Katie Hickman on on her book about fearless memsahibs

Records show that the first Englishwomen to arrive in India did so in the mid-1600s. That’s at least 200 years before the East India Company’s rule started. In her eighth (and most recent) book, She-Merchants, Buccaneers and Gentlewomen, author Katie Hickman storifies the colourful lives of these women, drawing from the many accounts, diaries and letters they left behind.

This process — of reaching into history to give voice to women — isn’t new to Hickman. In the late ’90s, her book, Daughters of Britannia, delved into the life and times of British diplomat-wives overseas. Cut to the present, and Hickman, who grew up in a diplomatic family herself, recalls it was when she was working on Daughters... that she thought she might one day write its companion piece. This one would focus on the Indian context. “And finally, after more than 20 years, here it is,” she says.

Cluster of characters

The book is a culmination of an entire year’s worth of full-time research, drawing from the East India Company Records at the British Library in London. “There are said to be more than 10 miles of documents in the collection, so I sometimes did find myself suffering from ‘archive faintness’,” Hickman shares. “I decided that I needed to have a cut-off point, as otherwise, I would have been overwhelmed with material.”

And rightly so: the sheer number of characters in She-Merchants... can leave you reeling. Among the British women who travelled to India before the 1857 rebellion are “bakers, dressmakers, actresses, portrait painters, maids, shopkeepers, governesses, teachers, boarding house proprietors … even traders”. There’s Mrs Hudson, a cloth trader, for instance; Julia Maitland, the wife of a district judge in Rajahmundry who started a school and library for children; and Fanny Parkes, a traveller who made incisive observations on social politics. These are just a few examples that stand out, either for their innate spunk, or by virtue of not being sandwiched in a page filled with a crowd of other names.

In her introduction, Hickman starts off with the breathless feel of an adventure waiting to happen. “On a sultry midsummer night”, an English couple is to make its way off the coast of Lisbon, aboard the Raynha de Portugal, “a vessel bound for the East Indies”. Of the couple, we are told almost immediately that the lady, a Mrs Hickey, was in fact a notorious courtesan in England (“no better than a common prostitute”) who was masquerading as a woman of respectable society. But it wouldn’t be until the character sets sail for India that her true transformation started, writes the author.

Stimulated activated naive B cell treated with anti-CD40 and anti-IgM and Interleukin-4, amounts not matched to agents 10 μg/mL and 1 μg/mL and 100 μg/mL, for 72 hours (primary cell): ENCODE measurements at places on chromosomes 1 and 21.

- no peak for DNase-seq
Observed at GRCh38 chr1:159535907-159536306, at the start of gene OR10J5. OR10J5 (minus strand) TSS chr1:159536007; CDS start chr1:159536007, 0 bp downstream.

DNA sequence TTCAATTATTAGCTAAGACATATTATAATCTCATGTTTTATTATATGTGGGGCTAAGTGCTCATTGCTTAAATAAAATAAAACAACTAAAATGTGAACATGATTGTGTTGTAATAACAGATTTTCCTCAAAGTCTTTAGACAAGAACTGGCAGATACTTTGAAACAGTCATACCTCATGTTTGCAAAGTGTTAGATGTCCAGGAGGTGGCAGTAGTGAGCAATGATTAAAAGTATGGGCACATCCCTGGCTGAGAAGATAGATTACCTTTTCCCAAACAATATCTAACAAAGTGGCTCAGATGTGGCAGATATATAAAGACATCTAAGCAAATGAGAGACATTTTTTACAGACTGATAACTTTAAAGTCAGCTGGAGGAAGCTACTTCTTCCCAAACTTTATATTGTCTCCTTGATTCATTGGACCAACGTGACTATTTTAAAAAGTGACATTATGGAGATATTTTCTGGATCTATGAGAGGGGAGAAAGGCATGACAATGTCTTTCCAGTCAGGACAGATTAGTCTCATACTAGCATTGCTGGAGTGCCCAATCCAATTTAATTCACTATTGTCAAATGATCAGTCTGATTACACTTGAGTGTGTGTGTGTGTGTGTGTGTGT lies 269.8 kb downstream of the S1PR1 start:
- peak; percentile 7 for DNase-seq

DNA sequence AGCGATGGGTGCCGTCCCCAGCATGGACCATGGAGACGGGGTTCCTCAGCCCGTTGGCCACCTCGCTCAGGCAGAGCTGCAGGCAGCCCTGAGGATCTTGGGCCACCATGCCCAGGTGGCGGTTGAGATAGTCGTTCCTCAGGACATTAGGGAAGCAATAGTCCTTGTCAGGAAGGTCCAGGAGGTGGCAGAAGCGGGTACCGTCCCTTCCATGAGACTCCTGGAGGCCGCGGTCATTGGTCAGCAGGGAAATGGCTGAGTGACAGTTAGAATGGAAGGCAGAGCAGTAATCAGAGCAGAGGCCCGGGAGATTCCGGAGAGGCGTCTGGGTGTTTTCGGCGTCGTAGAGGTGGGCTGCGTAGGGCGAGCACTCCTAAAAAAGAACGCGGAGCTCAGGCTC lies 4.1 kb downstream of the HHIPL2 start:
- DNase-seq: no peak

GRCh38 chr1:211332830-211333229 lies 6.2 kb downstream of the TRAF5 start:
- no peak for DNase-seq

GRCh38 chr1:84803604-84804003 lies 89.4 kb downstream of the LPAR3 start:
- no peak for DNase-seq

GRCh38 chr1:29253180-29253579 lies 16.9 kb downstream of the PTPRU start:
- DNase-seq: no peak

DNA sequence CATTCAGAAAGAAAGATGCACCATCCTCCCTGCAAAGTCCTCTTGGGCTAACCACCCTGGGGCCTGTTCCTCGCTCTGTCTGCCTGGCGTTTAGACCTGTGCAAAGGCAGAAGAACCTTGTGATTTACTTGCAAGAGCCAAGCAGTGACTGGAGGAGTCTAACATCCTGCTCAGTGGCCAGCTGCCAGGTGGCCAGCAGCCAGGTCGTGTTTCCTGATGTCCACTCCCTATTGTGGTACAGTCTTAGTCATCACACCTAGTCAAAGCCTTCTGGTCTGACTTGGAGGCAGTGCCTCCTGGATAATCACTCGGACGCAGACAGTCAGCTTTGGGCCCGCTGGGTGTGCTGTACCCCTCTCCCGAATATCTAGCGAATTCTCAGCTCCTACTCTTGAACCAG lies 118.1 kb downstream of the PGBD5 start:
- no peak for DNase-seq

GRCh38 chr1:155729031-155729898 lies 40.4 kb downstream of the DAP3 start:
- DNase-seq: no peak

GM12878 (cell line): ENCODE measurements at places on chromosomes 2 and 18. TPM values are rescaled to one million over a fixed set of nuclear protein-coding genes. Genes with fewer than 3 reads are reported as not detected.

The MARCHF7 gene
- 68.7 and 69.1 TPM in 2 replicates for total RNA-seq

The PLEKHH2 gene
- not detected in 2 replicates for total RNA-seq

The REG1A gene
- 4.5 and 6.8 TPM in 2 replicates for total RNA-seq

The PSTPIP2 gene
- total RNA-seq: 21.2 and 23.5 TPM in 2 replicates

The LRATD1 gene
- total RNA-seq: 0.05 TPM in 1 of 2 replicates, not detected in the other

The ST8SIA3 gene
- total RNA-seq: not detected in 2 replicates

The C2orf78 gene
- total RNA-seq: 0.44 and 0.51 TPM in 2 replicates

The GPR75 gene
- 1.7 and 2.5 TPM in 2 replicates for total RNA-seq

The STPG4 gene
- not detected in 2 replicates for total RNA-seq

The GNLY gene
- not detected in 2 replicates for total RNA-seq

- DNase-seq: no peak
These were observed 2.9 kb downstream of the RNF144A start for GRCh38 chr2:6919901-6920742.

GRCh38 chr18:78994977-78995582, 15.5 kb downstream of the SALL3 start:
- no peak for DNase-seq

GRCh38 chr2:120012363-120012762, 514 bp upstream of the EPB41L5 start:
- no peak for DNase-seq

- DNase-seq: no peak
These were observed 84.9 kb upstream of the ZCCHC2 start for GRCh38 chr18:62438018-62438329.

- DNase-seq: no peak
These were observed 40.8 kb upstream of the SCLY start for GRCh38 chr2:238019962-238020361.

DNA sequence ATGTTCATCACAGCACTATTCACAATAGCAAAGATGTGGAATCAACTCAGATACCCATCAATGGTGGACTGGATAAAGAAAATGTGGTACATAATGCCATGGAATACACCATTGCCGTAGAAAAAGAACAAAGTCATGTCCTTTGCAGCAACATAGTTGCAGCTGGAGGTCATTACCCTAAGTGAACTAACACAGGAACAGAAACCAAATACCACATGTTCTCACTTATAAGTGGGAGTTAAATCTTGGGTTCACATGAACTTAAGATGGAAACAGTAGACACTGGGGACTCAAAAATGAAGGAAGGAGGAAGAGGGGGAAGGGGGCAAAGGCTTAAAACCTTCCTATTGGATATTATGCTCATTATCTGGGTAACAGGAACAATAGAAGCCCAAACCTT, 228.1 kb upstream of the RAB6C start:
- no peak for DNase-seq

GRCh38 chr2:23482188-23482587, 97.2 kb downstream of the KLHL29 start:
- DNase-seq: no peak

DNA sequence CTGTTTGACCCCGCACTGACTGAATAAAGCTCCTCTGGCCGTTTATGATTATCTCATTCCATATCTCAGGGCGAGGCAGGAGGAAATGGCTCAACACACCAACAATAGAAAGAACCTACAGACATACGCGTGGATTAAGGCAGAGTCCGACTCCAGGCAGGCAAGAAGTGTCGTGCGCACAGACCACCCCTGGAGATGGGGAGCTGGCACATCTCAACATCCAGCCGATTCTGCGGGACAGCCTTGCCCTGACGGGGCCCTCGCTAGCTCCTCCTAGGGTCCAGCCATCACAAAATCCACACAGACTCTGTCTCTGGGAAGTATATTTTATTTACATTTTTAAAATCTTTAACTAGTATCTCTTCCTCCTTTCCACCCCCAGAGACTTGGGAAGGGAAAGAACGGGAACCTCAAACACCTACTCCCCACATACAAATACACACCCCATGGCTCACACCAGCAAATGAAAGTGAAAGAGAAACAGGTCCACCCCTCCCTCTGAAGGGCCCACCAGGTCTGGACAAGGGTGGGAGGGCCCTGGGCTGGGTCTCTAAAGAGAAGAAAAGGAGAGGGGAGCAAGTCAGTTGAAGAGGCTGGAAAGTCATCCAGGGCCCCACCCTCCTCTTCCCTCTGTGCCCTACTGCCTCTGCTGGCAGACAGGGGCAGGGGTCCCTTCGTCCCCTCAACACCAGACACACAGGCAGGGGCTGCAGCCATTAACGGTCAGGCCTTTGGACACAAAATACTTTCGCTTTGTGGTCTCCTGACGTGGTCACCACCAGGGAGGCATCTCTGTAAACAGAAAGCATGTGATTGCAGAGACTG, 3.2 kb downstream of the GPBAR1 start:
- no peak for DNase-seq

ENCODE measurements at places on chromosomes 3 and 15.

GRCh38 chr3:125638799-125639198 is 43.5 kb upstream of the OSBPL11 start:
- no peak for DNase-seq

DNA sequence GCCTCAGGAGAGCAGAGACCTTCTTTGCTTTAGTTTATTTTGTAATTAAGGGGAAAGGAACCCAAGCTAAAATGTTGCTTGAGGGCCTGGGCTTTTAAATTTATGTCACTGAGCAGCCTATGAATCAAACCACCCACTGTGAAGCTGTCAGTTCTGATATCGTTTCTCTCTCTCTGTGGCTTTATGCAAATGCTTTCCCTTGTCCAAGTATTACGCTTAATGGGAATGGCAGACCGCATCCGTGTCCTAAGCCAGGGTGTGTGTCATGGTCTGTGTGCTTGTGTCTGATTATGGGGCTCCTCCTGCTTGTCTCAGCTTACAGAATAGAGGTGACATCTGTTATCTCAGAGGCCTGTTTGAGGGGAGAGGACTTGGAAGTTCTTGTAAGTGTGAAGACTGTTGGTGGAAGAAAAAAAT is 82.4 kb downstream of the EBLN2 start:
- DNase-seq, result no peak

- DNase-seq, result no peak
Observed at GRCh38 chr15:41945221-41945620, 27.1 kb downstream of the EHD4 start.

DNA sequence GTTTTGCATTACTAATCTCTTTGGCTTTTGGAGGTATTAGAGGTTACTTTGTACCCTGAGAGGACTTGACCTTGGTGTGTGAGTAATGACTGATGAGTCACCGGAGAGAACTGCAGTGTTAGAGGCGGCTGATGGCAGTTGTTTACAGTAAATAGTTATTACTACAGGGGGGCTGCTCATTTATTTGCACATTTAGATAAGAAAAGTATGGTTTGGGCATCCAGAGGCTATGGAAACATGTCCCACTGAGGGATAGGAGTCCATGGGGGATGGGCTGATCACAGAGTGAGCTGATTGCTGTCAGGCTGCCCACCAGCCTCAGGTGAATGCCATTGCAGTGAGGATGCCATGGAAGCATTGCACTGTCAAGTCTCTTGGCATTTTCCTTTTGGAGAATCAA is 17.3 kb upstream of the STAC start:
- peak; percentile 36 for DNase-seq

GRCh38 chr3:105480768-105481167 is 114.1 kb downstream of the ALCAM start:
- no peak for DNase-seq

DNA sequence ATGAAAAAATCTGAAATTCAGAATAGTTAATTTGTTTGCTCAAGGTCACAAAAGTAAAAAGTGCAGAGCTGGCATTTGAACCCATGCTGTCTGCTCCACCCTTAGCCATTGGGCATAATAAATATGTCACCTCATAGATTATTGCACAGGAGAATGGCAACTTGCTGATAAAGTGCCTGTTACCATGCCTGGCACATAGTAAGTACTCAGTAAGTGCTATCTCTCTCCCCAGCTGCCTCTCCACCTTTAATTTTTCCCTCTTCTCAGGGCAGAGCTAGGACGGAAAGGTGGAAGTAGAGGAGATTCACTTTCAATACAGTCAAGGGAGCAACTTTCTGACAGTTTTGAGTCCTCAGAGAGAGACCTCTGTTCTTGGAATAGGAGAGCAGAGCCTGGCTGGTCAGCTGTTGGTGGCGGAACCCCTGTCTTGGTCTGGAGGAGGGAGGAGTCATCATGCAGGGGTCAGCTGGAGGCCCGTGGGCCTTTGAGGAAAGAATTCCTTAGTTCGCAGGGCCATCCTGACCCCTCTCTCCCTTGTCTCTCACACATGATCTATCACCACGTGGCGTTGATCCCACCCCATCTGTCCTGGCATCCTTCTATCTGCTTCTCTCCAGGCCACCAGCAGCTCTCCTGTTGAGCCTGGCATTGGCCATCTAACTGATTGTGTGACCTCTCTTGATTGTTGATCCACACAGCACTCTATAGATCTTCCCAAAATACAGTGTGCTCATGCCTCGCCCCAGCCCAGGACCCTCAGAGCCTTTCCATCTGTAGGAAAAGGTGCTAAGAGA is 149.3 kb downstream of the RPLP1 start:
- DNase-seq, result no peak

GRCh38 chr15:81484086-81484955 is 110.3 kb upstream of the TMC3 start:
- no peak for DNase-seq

Katie Hickman on her book about fearless memsahibs
 

First of their kind

That pace would’ve truly carried the book. Unfortunately, that’s just a teaser; we jump into other tales soon after, with Hickman perhaps straining with balancing characters and chronology. What is most likely to sustain interest into its 390 pages, however, is the very premise of the book, and how the writer’s enthusiasm comes through in almost every page and footnote.

“I wish I could properly describe to you how exciting it is to find these: bundles of frail, almost yellow, paper, the ink on them faded to sepia, giving off a very particular dusty ‘library’ smell every time you turn a page,” says Hickman, about her source material. “As you hold them in your hand, you realise that they were written almost 250 years ago, and you wonder who, if anyone, has read them in all that time.”

Through almost every chapter, she paints her characters almost like they’re the first explorers — that regardless of what sort of lifestyle they led or would lead thereafter, to travel to India was extremely dangerous for these women. At one point, she even compares the voyage then to current-day space travel. However, this approach also runs the risk of negating a whole population (of Indians) and their realities, as well as the increasing hostility towards the English that builds up over the couple of hundred years that her book spans.

That said, Hickman’s racy, character-driven approach to slices of history can find many takers. As she researches her next book on the pioneering women who travelled to the Wild West in the mid-nineteenth century, more serious books on anthropological history can stay on other shelves.

She-Merchants, Buccaneers & Gentlewomen by Katie Hickman, published by Hachette India, is priced at ₹699

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